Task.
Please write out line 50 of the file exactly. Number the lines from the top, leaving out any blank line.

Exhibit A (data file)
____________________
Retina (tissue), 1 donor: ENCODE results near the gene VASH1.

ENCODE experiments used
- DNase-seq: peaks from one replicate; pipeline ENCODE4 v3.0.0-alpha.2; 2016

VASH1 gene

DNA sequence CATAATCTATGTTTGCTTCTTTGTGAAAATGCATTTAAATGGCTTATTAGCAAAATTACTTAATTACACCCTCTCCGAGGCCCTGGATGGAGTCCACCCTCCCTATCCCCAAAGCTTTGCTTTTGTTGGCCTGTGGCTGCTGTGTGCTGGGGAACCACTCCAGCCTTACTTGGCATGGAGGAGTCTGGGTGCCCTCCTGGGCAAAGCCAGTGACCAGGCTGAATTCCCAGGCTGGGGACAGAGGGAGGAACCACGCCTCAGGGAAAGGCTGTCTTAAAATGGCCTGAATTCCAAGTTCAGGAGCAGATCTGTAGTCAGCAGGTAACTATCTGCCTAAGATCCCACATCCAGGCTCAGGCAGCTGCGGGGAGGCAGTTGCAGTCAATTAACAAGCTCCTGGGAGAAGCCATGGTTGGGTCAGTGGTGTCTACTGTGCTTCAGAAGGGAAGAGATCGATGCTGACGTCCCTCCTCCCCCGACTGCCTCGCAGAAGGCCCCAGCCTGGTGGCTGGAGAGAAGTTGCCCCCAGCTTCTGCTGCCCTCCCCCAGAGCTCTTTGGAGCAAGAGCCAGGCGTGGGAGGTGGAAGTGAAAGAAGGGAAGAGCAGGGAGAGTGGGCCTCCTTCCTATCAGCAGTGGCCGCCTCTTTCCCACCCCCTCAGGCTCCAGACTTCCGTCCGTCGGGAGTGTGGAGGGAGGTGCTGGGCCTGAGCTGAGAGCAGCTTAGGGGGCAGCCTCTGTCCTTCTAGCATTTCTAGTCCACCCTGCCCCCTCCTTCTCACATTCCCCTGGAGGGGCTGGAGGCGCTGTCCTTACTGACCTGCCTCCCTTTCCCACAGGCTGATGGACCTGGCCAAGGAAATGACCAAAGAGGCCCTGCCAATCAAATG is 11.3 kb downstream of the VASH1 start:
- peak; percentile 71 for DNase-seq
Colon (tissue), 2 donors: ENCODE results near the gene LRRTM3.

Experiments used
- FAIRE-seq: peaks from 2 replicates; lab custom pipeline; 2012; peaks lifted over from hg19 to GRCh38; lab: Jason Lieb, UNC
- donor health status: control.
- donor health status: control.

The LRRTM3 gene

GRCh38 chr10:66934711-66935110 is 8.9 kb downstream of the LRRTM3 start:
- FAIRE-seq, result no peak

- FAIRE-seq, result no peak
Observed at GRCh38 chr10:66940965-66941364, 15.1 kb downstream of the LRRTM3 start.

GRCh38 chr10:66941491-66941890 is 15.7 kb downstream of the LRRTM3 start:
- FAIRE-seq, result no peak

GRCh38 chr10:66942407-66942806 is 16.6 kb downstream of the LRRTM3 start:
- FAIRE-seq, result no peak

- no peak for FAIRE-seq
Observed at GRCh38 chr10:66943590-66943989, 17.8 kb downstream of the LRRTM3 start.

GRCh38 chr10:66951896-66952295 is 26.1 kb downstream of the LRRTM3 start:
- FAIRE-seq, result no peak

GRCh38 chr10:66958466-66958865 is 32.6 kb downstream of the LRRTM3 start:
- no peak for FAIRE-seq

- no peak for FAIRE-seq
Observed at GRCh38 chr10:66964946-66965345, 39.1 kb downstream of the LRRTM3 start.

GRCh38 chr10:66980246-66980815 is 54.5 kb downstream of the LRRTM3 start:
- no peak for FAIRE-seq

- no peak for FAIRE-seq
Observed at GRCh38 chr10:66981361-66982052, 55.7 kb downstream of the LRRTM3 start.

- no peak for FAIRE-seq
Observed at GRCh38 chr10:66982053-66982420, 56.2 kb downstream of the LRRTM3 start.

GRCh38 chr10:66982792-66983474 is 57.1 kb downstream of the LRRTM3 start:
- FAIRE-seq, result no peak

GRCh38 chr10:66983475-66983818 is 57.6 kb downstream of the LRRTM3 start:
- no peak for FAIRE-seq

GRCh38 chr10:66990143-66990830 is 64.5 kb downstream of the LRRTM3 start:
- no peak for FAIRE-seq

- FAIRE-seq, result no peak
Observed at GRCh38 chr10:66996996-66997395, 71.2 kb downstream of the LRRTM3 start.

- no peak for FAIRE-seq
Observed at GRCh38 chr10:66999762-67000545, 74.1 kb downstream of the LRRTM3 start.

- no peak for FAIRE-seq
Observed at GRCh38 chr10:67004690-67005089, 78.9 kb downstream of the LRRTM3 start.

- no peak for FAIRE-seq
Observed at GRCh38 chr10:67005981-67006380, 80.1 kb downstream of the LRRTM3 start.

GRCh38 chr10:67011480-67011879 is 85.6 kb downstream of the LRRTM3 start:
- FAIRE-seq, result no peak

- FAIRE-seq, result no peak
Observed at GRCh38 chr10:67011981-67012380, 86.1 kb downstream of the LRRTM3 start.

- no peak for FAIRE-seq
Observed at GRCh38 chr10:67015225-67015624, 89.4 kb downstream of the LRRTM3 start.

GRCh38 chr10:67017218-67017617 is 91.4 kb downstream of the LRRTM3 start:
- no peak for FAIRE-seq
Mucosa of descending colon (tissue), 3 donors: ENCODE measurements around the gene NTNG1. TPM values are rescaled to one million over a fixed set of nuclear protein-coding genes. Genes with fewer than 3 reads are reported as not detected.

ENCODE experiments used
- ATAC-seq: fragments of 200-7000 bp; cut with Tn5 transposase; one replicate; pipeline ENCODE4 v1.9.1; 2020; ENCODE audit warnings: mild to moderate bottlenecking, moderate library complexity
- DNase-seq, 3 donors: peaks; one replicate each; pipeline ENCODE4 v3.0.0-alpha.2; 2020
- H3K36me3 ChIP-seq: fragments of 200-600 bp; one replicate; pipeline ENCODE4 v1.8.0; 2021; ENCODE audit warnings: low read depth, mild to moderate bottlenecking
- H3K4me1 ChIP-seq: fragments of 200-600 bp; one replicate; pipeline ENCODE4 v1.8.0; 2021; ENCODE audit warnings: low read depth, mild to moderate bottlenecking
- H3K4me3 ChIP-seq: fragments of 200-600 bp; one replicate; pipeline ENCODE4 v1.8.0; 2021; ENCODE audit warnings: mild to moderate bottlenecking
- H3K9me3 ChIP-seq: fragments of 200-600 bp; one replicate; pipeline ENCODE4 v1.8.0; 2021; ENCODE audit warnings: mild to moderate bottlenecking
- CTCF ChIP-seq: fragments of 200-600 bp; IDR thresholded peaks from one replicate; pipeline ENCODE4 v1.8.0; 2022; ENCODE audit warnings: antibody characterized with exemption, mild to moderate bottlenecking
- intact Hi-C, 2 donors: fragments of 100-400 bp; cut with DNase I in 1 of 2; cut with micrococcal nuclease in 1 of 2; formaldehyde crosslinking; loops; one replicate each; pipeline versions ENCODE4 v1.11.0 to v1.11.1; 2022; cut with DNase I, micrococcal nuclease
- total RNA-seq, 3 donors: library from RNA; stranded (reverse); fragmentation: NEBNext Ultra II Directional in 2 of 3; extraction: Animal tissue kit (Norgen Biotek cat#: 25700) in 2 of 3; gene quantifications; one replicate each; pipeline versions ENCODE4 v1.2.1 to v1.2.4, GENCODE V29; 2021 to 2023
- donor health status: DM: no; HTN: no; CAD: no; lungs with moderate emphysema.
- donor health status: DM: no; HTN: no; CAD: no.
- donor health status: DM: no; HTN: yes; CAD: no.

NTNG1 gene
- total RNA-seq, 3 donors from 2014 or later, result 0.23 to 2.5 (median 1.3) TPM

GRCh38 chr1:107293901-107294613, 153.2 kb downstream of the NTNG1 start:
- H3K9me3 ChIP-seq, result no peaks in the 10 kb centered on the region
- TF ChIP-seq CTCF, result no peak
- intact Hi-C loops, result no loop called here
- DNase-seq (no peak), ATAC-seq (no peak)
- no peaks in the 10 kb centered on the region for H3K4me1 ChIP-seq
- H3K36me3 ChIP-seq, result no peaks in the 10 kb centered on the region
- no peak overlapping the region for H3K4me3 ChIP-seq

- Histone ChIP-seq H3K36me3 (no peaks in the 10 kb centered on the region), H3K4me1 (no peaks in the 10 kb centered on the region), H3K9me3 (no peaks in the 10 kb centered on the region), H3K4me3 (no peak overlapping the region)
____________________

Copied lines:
- FAIRE-seq, result no peak